Moving around the airspace of urban centers, traveling in a small electric aircraft, may soon no longer be just science fiction. A new joint venture aims to make this a reality in China.
According to a joint venture agreement inked with a German start-up developer of electric aerial taxis, Volocopter GmbH, the Chinese auto manufacturer Geely Automobile Holdings Limited (GELYF, Financial) (GELYY, Financial) (HKSE:00175, Financial) will produce 150 electric vertical take-off and landing (eVTOL) airplanes and components in one of its manufacturing facilities located in China. The agreement was announced on Sept. 22 by Volocopter GmbH through the company's website.
The joint venture business, called Volocopter Chengdu, aims at promoting air mobility in Chinese urban and suburban centers over the next five years. The goal is to allow the transportation of people and goods by air taxis in the near future.
Depending on the progress of the joint venture in the coming years, this could have a significant positive impact on shares of Geely. The stock looks like an interesting investment opportunity, and its shares seem fairly cheap relative to some technical metrics as well as growth potential.
Based in Hong Kong, Geely Automobile manufactures internal engine combustion vehicles and new energy vehicles that the company sells primarily in China. The company also has sales in other Asian countries, Central and South America, Africa, Eastern Europe, the Middle East and Sweden.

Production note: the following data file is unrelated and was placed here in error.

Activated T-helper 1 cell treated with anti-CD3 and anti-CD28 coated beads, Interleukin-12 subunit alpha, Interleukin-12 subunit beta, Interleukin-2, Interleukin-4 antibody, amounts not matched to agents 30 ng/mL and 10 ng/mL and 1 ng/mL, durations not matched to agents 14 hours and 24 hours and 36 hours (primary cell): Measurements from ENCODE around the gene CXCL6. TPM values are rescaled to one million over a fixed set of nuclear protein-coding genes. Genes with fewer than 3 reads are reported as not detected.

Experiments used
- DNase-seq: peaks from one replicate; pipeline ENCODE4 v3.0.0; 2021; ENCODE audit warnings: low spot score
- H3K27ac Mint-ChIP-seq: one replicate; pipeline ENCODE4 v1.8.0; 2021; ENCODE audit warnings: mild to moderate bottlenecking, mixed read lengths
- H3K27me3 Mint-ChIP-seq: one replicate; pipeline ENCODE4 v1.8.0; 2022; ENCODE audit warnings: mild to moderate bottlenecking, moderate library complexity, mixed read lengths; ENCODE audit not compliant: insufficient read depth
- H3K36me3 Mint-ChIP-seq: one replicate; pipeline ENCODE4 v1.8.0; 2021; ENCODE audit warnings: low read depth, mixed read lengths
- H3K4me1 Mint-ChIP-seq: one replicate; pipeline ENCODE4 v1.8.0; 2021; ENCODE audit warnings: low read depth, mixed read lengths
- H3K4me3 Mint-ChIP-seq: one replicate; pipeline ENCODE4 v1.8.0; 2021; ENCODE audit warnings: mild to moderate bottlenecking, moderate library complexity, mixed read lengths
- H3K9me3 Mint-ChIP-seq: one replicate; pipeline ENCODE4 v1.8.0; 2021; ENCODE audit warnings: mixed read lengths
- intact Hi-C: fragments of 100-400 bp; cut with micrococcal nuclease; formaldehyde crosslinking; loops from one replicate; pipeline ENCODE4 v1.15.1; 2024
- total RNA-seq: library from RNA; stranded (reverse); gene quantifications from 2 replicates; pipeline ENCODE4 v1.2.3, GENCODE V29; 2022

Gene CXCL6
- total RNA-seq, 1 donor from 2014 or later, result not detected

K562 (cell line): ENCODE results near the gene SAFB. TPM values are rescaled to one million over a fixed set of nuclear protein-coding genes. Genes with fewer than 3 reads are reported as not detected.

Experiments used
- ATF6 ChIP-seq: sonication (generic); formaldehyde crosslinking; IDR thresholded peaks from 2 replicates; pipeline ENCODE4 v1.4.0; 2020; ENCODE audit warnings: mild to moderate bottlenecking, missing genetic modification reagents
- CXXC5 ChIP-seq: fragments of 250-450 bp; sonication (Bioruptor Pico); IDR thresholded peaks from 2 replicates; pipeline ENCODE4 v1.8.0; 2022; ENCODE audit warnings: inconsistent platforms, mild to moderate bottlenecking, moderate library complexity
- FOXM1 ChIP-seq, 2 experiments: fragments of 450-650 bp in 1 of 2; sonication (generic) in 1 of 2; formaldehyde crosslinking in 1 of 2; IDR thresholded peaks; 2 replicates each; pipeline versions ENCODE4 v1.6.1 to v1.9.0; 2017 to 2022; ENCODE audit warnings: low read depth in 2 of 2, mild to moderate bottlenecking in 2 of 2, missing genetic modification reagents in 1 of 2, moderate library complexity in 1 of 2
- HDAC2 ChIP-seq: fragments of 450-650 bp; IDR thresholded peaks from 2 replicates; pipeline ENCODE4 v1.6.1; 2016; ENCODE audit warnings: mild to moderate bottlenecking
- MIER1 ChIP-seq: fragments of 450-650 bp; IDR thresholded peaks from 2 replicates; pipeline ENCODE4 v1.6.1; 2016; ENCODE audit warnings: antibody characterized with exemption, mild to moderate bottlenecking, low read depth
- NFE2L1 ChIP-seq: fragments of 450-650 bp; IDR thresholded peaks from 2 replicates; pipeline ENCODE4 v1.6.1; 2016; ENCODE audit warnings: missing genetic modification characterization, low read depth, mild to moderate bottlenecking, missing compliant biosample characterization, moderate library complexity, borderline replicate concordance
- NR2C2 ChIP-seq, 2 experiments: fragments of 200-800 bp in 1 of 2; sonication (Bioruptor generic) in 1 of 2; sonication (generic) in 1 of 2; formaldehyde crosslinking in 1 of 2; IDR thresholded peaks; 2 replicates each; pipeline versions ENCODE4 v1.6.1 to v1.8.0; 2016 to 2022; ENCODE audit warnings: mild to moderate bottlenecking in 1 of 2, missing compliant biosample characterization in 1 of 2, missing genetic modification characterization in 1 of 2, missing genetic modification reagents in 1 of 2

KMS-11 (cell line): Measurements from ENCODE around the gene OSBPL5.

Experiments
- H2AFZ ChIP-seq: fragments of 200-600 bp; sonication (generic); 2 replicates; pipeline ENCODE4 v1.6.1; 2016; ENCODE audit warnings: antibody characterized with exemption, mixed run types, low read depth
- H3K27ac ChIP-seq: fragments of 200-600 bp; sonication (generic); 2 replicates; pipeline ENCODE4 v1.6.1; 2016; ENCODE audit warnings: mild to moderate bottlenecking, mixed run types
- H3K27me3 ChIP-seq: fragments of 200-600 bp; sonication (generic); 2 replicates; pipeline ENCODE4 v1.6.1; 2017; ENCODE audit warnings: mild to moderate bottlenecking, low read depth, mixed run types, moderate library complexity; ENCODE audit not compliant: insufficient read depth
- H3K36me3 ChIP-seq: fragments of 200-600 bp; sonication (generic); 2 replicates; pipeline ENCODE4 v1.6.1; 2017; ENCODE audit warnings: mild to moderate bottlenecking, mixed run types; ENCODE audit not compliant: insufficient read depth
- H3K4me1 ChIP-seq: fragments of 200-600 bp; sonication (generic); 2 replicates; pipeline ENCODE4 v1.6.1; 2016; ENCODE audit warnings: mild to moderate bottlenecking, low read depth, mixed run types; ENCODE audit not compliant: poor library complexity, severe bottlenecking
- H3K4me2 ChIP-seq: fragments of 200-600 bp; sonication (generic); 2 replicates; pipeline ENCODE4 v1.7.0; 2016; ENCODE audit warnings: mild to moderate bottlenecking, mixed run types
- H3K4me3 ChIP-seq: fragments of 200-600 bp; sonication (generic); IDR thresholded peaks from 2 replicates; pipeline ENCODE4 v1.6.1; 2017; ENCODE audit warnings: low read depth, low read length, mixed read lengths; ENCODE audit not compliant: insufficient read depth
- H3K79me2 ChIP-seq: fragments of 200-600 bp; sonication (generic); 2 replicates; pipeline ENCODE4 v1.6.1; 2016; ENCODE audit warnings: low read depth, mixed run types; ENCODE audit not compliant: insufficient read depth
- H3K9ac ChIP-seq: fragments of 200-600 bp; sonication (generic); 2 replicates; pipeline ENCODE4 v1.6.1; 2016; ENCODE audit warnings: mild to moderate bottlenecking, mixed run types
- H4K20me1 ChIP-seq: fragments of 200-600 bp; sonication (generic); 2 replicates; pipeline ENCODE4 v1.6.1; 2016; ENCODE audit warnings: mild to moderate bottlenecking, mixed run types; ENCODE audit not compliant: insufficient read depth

In 2020, Geely reported total revenue of approximately $14.1 billion, decreasing 5% year over year, mainly due to a 3% decline in the number of vehicle units sold to 1,320,217. The net profit attributable to equity holders of approximately $843 million dropped 38.8% from approximately $1.17 billion in 2019, for a net profit margin of 6% versus the industry median of 3.7%.
A stock of many exhanges
Geely is a subsidiary company of the Chinese multinational automotive company Zhejiang Geely Holding Group Co., Ltd. It is traded on the Hong Kong exchange through the HKSE:00175 ticker, as well as on U.S. over-the-counter markets via the GELYF and GELYY tickers. GELYY offers a higher dividend yield, but GELYF trades at a lower price-earnings ratio, so investors may prefer one or the other depending on their strategy.
Shares of HKSE:00175 have grown by more than 50% over the past year to close at 23.15 Hong Kong dollars (about $2.97) per share on Thursday. The stock has a market cap equivalent to $29.2 billion and a 52-week range of $1.89 to $4.68. Currently, the share price still trades below the 50-Day Moving Average value of $3.44.
Shares of GELYF traded at $3.24 apiece at close on Wednesday for a market cap of $30.77 billion and a 52-week range of $1.90 to $4.40. The share price has increased almost 63% over the past year, but it is still below the 50-Day Moving Average value of $3.43.
The company has an Altman Z-Score of 3.87, which indicates it is not at risk of bankruptcy, while the interest coverage ratio of 19.55 means that the company shouldn't have any problems in paying the interest expense on its outstanding debt for the time being.
The company currently pays annual dividends, with the most recent distribution, $0.515 per common share, made on Aug. 4, 2021.
Looking ahead to 2021, the company targets to sell 1,530,000 vehicles. If this happens, it would represent a 16% rise from 2020.
Wall Street sell-side analysts recommend an overweight rating for Geely.
Disclosure: I have no positions in any securities mentioned.